- Theatre: United Kingdom
- Dates:25 August 1940 to 16 May 1941
- Location: London and other major cities
- Outcome: Allied victory at a high civilian cost. The Blitz reduced pressure on the RAF, cost Germany enormous numbers of aircraft and personnel and failed to pave the way for the German invasion of Britain.
- Britain: RAF Fighter Command under Air Chief Marshal Sir Hugh Dowding
- Germany: Luftflotten 2 under Field Marshal Albert Kesselring, based in north east France; Luftflotten 3 under Field Marshal Hugo Sperrle, based in the Low Countries
The sustained German bombing of London and other major British cities began towards the end of the Battle of Britain, after a British raid on Berlin in early September prompted Hitler to order the Luftwaffe to switch its attention from RAF Fighter Command to urban centres of industrial and political significance.
The first German raids on British cities had already taken place by the end of August 1940, when Birmingham and Liverpool were attacked, but on 7 September the Blitz intensified when around 950 German aircraft attacked London. It was the first and last mass daylight raid on London, but it heralded the first of 57 consecutive nights of bombing.
The daylight raid alone caused some 300 civilian deaths and a further 1,300 serious injuries; by the end of the Blitz, around 30,000 Londoners would be left dead, with another 50,000 injured. Fortunately, millions of children, mothers, patients and pensioners had already been evacuated to the countryside.
For those who were left in London, a rigorous policy of blackout began. Every building had to extinguish or cover its lights at night, and car owners had to reduce their headlights to a thin horizontal slit, with rear lamps also dimmed severely. Road accidents shot up, exacerbated by the lack of street lighting and the dimmed traffic lights.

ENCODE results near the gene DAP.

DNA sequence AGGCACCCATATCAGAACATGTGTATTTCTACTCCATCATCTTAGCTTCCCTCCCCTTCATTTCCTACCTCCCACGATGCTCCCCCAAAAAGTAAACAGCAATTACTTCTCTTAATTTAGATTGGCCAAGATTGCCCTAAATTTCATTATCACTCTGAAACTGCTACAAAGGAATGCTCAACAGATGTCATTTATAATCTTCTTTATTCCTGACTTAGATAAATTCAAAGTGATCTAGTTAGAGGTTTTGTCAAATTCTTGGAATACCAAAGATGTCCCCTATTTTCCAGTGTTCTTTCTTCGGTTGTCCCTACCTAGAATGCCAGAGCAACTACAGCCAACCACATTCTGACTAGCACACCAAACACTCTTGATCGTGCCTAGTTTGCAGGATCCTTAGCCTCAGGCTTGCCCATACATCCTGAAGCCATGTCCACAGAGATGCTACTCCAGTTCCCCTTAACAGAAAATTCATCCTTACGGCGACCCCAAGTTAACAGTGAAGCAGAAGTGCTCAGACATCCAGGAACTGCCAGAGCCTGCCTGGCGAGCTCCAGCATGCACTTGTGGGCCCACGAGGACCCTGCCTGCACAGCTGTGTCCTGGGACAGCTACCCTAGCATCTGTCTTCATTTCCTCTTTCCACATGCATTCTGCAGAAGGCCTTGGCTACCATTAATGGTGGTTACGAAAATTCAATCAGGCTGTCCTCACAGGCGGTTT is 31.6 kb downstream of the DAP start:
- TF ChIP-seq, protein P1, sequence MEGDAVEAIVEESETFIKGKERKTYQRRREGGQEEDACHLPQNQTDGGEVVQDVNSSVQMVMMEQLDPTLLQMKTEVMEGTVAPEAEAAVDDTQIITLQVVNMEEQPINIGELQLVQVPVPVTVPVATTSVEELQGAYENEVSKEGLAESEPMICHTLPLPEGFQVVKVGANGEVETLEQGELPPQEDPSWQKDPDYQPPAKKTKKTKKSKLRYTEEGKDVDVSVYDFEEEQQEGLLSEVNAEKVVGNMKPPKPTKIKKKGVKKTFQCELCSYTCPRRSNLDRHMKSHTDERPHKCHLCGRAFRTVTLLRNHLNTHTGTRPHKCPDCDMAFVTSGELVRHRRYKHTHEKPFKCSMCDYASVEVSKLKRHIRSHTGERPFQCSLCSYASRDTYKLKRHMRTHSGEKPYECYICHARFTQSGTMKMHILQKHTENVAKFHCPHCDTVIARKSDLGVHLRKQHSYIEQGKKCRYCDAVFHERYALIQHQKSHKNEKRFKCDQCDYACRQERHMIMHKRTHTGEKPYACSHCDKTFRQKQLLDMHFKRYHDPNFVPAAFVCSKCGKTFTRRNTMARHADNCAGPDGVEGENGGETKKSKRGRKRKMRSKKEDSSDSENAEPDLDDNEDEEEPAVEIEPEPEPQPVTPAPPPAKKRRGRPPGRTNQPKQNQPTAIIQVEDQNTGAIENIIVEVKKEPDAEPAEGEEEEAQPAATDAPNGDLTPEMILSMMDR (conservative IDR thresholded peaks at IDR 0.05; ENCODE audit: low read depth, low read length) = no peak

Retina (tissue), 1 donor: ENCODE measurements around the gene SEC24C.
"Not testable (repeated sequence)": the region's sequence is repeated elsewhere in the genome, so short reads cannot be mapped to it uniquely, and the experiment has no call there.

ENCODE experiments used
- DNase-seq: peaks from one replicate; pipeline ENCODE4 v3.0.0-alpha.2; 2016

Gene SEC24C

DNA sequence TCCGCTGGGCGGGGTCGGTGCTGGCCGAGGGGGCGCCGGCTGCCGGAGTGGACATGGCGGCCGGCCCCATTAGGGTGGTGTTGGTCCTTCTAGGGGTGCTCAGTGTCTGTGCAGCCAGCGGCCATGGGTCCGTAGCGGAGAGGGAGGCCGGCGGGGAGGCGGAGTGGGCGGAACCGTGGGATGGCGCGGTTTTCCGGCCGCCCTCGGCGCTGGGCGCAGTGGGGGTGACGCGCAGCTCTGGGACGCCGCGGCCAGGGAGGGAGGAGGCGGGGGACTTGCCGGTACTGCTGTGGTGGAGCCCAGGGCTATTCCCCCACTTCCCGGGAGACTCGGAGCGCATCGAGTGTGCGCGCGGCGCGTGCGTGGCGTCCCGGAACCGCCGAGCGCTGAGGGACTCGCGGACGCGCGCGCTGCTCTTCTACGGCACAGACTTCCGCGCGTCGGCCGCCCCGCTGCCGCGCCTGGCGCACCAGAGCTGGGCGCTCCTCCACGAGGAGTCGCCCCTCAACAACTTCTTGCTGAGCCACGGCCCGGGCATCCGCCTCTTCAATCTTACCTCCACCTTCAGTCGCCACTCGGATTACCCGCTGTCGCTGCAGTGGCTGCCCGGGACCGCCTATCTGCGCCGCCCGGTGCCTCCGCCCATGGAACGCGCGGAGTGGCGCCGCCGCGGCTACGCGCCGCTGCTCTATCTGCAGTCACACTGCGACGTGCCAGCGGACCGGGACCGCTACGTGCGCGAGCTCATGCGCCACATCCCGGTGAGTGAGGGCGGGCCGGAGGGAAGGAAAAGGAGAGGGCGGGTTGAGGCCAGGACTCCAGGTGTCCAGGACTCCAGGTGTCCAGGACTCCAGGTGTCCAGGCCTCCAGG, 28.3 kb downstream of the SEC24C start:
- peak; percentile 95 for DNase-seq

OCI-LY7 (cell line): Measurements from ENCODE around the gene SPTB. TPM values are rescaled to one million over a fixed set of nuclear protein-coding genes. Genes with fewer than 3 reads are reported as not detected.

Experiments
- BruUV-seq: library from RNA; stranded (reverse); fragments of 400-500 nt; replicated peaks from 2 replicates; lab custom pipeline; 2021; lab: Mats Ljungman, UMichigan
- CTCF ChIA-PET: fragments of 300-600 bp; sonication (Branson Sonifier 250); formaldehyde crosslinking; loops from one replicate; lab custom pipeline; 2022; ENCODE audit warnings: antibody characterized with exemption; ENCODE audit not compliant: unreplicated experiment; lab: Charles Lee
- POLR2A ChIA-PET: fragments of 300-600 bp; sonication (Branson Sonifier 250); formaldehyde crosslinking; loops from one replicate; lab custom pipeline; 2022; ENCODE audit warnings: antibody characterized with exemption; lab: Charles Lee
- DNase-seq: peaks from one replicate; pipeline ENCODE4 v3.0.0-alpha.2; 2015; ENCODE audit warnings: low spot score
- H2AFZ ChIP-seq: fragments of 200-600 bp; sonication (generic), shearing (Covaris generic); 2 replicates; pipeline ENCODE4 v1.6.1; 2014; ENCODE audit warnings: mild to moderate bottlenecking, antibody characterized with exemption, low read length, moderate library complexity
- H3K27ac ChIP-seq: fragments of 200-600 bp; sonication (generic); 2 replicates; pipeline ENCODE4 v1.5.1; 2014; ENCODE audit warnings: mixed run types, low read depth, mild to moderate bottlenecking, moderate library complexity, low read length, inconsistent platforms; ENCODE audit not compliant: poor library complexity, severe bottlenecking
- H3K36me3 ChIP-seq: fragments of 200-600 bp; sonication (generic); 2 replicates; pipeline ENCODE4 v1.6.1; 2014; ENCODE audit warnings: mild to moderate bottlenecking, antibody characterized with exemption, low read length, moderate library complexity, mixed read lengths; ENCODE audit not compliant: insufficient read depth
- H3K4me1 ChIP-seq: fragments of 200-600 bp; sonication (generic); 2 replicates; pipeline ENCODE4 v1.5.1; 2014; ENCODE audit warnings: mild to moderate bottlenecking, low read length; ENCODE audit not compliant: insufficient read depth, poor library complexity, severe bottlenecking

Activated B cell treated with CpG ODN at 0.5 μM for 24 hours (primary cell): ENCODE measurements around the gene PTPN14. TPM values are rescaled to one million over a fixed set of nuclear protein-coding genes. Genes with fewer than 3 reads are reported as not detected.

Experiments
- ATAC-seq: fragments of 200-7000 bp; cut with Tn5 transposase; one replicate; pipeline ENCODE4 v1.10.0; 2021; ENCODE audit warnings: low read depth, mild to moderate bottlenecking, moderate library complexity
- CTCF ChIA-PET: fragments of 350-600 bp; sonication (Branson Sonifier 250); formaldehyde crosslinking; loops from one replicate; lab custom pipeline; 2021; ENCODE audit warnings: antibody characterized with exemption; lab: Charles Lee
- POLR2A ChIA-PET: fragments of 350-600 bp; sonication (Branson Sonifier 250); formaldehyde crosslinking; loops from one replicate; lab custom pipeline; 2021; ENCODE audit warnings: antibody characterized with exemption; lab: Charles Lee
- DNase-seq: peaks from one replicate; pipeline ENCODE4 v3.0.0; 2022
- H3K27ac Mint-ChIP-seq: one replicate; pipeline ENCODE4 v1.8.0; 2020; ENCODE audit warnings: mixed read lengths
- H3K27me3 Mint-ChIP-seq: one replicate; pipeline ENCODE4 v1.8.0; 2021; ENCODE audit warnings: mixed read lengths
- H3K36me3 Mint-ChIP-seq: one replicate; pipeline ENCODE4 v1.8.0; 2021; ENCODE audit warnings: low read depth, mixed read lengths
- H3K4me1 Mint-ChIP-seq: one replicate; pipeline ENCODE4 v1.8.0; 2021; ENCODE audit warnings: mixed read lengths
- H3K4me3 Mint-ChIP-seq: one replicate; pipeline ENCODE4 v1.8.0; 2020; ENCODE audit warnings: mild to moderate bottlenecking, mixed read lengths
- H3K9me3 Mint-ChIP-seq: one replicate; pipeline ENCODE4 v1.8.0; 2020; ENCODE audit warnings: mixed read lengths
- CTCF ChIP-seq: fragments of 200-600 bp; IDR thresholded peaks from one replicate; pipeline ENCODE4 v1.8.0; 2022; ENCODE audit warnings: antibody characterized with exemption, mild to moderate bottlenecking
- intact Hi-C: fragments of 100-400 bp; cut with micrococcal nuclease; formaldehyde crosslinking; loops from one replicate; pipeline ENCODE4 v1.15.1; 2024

A second daylight raid on 9 September was successfully intercepted by Fighter Command's 10, 11 and 12 Groups. Less than half of the German bombers got through, with very few hitting their targets.
Daylight attacks continued elsewhere in England, with sporadic success. Against London, however, the Germans haemorrhaged aircraft and crew, compared to much lighter British losses.
In early November, Luftwaffe chief Reichsmarschall Herman Göring ordered that the air offensive against cities, industry and ports had to be conducted entirely under cover of darkness. The new strategy was showcased by a massive attack on Coventry on 14 November, which destroyed much of the city, including all but the spires of St Michael's Cathedral and the Grey Friars' Church. Attacks on Birmingham, Southampton, Bristol, Plymouth and Liverpool followed, but they proved less effective.
On 29 December, a major raid on London destroyed much of the City, but poor winter weather then led to a drop in attacks until March. The two months from March until May 1941 saw a series of heavy attacks, culminating in a very damaging raid on London on 10 May. The Blitz ended on 16 May, when most of the Luftwaffe was re-assigned east for the imminent invasion of Russia.
The end of the Blitz saw a return of evacuees and the start of the reconstruction of London - even though building materials were in desperately short supply. The docks had been devastated, as had many industrial, residential and commercial districts, including the historic heart of the City.